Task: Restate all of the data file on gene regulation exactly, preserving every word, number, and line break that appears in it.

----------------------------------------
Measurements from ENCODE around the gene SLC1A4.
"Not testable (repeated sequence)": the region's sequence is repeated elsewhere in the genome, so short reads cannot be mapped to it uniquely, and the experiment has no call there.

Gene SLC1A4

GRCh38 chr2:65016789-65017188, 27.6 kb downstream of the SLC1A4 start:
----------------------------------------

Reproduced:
Measurements from ENCODE around the gene SLC1A4.
"Not testable (repeated sequence)": the region's sequence is repeated elsewhere in the genome, so short reads cannot be mapped to it uniquely, and the experiment has no call there.

Gene SLC1A4

GRCh38 chr2:65016789-65017188, 27.6 kb downstream of the SLC1A4 start: